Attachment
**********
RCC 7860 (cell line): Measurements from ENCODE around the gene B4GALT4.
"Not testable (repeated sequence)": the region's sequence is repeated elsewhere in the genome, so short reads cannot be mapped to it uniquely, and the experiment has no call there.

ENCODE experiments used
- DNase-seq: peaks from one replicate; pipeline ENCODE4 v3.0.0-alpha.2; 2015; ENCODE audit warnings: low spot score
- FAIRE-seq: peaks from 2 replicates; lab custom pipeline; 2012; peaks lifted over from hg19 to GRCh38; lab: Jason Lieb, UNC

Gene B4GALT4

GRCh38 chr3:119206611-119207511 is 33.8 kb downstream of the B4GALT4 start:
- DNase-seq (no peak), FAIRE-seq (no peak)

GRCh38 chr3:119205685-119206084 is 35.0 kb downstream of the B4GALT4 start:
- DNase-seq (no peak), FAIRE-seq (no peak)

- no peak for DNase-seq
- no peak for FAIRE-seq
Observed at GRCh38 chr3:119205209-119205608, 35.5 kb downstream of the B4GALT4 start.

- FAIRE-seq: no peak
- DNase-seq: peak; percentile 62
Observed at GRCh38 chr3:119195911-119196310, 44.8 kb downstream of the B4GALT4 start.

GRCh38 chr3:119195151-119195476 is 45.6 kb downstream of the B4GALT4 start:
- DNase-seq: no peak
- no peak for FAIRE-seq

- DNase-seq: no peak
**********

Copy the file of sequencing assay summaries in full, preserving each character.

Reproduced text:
RCC 7860 (cell line): Measurements from ENCODE around the gene B4GALT4.
"Not testable (repeated sequence)": the region's sequence is repeated elsewhere in the genome, so short reads cannot be mapped to it uniquely, and the experiment has no call there.

ENCODE experiments used
- DNase-seq: peaks from one replicate; pipeline ENCODE4 v3.0.0-alpha.2; 2015; ENCODE audit warnings: low spot score
- FAIRE-seq: peaks from 2 replicates; lab custom pipeline; 2012; peaks lifted over from hg19 to GRCh38; lab: Jason Lieb, UNC

Gene B4GALT4

GRCh38 chr3:119206611-119207511 is 33.8 kb downstream of the B4GALT4 start:
- DNase-seq (no peak), FAIRE-seq (no peak)

GRCh38 chr3:119205685-119206084 is 35.0 kb downstream of the B4GALT4 start:
- DNase-seq (no peak), FAIRE-seq (no peak)

- no peak for DNase-seq
- no peak for FAIRE-seq
Observed at GRCh38 chr3:119205209-119205608, 35.5 kb downstream of the B4GALT4 start.

- FAIRE-seq: no peak
- DNase-seq: peak; percentile 62
Observed at GRCh38 chr3:119195911-119196310, 44.8 kb downstream of the B4GALT4 start.

GRCh38 chr3:119195151-119195476 is 45.6 kb downstream of the B4GALT4 start:
- DNase-seq: no peak
- no peak for FAIRE-seq

- DNase-seq: no peak